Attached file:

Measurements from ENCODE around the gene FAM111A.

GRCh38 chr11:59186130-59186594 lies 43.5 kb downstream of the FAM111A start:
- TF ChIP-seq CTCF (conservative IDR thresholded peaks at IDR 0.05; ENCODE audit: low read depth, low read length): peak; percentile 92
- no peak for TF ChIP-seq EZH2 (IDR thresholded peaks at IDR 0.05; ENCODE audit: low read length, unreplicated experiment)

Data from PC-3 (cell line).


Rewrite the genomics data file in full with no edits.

Measurements from ENCODE around the gene FAM111A.

GRCh38 chr11:59186130-59186594 lies 43.5 kb downstream of the FAM111A start:
- TF ChIP-seq CTCF (conservative IDR thresholded peaks at IDR 0.05; ENCODE audit: low read depth, low read length): peak; percentile 92
- no peak for TF ChIP-seq EZH2 (IDR thresholded peaks at IDR 0.05; ENCODE audit: low read length, unreplicated experiment)

Data from PC-3 (cell line).